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Condensation formation on the room side surface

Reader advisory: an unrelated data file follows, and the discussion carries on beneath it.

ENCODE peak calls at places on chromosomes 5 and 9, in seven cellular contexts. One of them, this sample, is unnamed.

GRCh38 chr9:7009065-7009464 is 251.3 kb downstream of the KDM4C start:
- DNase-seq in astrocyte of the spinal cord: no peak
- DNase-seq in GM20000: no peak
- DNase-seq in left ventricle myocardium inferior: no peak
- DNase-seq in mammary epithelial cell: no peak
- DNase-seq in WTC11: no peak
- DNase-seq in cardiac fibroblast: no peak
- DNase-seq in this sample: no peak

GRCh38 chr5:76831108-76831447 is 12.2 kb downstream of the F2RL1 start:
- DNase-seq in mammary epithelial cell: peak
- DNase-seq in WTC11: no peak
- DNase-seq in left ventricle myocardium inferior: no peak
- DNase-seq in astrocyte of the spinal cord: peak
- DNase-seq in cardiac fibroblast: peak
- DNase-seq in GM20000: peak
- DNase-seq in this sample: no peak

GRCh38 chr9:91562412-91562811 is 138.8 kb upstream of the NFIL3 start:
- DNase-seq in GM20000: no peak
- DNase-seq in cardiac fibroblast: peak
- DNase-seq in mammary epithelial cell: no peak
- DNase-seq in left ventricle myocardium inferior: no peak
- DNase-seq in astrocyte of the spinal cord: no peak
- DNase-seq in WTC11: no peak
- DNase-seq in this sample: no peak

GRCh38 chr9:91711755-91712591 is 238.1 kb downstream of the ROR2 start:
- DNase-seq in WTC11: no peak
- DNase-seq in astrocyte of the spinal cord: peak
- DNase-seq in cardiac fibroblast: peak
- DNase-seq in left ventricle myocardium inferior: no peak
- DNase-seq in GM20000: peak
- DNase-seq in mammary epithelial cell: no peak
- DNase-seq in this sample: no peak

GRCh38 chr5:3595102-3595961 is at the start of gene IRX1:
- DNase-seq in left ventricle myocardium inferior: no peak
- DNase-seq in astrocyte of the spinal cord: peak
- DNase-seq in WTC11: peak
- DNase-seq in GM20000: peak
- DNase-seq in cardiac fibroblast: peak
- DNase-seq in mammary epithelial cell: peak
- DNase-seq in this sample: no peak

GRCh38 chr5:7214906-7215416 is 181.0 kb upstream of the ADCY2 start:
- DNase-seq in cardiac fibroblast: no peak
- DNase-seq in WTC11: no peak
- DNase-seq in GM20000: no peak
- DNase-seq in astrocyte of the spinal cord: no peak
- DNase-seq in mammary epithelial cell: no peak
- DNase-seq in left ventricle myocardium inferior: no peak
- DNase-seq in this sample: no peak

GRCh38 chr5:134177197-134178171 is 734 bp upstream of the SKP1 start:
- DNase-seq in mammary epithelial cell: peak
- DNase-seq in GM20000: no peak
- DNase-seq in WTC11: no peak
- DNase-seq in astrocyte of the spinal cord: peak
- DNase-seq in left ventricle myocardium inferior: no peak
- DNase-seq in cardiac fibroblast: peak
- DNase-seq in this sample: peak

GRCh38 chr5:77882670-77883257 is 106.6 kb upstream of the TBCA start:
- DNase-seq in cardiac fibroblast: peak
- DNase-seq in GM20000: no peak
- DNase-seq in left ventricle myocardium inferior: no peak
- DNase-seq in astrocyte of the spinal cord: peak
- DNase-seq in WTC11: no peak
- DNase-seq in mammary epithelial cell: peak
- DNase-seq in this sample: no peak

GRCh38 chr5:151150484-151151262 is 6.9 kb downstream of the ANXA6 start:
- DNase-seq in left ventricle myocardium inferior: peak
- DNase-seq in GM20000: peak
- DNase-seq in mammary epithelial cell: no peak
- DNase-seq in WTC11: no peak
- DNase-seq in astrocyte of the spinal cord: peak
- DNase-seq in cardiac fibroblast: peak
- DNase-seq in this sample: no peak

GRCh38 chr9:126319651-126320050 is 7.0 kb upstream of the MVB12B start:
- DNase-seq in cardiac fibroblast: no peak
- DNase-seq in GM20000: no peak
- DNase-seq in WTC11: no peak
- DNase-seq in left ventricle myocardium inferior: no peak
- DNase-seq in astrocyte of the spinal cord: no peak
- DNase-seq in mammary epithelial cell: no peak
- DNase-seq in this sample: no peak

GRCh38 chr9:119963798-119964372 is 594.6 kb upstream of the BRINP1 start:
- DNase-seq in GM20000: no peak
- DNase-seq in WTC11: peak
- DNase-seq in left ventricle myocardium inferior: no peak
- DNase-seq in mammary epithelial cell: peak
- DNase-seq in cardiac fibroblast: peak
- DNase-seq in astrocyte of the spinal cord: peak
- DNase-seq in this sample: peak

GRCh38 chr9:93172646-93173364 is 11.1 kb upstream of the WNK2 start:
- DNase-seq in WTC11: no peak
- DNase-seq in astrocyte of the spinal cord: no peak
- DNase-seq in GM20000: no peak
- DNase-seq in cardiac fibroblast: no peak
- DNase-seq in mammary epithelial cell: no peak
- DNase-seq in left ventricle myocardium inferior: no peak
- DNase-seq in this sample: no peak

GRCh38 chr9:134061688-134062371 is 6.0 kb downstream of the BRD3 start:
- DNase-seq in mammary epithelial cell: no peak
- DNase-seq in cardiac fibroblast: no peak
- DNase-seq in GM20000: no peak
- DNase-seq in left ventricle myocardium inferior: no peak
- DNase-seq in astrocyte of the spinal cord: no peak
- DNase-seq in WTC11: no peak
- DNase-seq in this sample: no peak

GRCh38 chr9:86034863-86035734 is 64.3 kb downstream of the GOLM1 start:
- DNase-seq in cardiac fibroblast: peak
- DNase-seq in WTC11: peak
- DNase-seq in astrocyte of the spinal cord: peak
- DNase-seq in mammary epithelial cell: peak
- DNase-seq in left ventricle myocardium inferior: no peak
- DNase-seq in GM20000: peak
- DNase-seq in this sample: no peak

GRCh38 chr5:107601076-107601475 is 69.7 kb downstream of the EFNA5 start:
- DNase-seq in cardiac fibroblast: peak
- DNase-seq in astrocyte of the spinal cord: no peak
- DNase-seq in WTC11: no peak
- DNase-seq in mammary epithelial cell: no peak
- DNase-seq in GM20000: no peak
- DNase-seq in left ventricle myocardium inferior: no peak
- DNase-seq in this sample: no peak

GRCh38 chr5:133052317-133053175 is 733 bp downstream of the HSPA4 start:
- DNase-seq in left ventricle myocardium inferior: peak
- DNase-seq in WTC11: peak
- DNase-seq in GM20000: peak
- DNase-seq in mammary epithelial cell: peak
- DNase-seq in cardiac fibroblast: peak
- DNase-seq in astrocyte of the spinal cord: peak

The room air is able to absorb significant amounts of moisture depending on the temperature. As soon as the temperature drops below the dew point on cold surfaces, some of the moisture from the room air can precipitate there as condensate. If the outside air is colder than the room air, the room-side surface of insulating glass is always colder than the room air. The lower the U-value or k-value of an insulating glass, the warmer is its room-side surface under the same conditions, and the rarer condensate would be there. An important factor for the formation of condensate on cold surfaces is also the degree of saturation of the room air with moisture (bathrooms, kitchens, bedrooms). The most important measure for the regulation of the air humidity is the targeted ventilation of the respective rooms. The heat transfer is increased in all insulating glass in the edge region. This can be seen by the formation of condensate on the room side in the edge area.

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